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Biodiesel is diesel fuel made from vegetable oils, animal fats, or recycled restaurant greases. It's safe, biodegradable, and produces less air pollutants than petroleum-based diesel.

Biodiesel can be used in its pure form (B100) or blended with petroleum diesel. Common blends include B2 (2% biodiesel), B5, and B20.

Most automakers approve blends up to B5. Some approve blends up to B20. Check with your owner’s manual or automaker to determine the right blend for your vehicle. Using the wrong blend could damage your engine and/or void the manufacturer's warranty.

Note: Never fuel your car with grease or vegetable oil that has not been converted to biodiesel. It will damage your engine.

Brew-It-Yourself Fuel


Biodiesel Compared to Petroleum-Based Diesel
Advantages Disadvantages
  • Domestically produced from renewable resources
  • Can be used in most diesel engines, especially newer ones
  • Less air pollutants (other than nitrogen oxides)
  • Less greenhouse gas emissions (e.g., B20 reduces CO2 by 15%)
  • Biodegradable
  • Non-toxic
  • Safer to handle
  • Use of blends above B5 not yet approved by many automakers
  • Lower fuel economy and power (10% lower for B100, 2% for B20)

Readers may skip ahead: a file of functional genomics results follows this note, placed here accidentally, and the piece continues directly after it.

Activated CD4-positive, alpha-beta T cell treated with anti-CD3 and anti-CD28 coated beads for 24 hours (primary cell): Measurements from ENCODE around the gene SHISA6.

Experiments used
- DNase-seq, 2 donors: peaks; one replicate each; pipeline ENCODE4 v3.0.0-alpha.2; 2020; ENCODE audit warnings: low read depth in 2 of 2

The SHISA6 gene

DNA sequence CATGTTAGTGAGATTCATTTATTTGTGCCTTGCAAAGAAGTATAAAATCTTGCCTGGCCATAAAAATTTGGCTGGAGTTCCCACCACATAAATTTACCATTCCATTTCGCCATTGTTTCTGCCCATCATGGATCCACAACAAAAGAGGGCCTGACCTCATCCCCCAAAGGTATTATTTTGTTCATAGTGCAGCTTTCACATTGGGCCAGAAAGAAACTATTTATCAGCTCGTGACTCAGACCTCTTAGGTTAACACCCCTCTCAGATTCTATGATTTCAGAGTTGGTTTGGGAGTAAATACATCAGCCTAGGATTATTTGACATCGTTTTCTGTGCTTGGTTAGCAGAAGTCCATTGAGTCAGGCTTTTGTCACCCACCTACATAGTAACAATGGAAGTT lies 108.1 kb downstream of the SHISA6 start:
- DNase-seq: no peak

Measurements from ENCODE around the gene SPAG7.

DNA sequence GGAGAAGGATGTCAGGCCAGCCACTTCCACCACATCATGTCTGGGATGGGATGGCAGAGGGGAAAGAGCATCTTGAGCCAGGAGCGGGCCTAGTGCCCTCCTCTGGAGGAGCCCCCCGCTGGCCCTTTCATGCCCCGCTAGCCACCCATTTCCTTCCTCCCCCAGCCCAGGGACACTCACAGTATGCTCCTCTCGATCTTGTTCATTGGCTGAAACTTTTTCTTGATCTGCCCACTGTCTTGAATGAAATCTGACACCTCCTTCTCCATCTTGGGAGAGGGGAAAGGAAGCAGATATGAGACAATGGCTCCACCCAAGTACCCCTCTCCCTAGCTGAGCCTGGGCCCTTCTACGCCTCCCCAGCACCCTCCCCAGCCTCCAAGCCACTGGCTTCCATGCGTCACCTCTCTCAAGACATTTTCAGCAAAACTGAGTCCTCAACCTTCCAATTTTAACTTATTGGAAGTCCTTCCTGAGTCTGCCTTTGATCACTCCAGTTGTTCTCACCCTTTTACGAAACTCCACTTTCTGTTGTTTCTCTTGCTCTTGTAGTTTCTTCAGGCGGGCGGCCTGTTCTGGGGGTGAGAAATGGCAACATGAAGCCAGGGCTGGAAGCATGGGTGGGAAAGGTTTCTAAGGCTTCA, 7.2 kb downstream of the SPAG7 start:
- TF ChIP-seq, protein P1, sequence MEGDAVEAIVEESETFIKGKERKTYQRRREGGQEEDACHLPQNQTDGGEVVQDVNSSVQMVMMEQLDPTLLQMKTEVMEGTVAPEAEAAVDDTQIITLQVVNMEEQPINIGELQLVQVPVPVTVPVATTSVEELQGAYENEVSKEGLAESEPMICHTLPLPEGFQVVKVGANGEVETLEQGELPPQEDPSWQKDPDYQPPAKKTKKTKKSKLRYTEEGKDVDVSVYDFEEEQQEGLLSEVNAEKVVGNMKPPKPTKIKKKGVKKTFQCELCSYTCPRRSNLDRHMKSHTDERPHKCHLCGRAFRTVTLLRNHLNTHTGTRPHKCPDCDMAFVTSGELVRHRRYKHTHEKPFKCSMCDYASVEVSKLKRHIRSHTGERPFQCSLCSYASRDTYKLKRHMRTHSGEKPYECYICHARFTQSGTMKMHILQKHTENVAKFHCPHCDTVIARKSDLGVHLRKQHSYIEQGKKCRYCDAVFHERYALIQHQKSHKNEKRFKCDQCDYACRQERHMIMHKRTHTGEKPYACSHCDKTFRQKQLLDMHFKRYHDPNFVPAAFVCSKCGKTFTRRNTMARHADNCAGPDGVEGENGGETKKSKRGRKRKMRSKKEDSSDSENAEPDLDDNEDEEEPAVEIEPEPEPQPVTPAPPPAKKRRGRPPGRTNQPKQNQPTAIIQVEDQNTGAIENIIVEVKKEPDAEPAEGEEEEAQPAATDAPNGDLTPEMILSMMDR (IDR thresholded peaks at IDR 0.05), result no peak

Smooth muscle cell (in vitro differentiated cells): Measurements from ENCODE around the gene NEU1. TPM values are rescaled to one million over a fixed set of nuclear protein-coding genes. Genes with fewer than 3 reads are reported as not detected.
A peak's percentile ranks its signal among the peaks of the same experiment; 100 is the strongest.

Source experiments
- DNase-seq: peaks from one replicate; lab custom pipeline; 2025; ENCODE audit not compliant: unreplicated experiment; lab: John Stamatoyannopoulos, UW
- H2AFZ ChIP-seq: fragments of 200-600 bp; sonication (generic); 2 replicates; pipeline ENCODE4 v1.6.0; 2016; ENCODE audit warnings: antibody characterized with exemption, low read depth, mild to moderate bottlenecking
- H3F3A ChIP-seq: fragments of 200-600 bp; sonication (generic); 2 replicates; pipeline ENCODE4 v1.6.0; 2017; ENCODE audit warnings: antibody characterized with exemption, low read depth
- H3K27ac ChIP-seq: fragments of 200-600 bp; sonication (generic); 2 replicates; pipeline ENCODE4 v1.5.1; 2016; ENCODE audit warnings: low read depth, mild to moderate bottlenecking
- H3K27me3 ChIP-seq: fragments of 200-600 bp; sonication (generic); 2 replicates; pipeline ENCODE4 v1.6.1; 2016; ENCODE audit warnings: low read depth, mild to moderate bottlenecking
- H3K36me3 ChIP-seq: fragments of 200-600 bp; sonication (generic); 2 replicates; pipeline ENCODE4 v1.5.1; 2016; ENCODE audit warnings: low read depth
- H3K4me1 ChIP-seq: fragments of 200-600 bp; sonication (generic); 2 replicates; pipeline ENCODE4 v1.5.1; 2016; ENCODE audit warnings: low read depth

• Currently more expensive
  • B100 generally not suitable for use in low temperatures
  • Concerns about B100's impact on engine durability
  • Slight increase in nitrogen oxide emissions in some circumstances

Biodiesel tends to cost more than petroleum diesel, and prices vary across the country. View AFDC's Alternative Fuel Station Locator to find any of over 900 service stations selling biodiesel near you.

More Information

More on biodisel from DOE's Alternative Fuels Data Center (AFDC):

Biodiesel BasicsAdobe Acrobat Icon


Low-level Biodiesel Blends

Just the Basics: BiodieselAdobe Acrobat Icon

Hydrogenation-Derived Renewable Diesel

Alternative Fuel Price Report

This website is administered by Oak Ridge National Laboratory for the U.S. DOE and the U.S. EPA.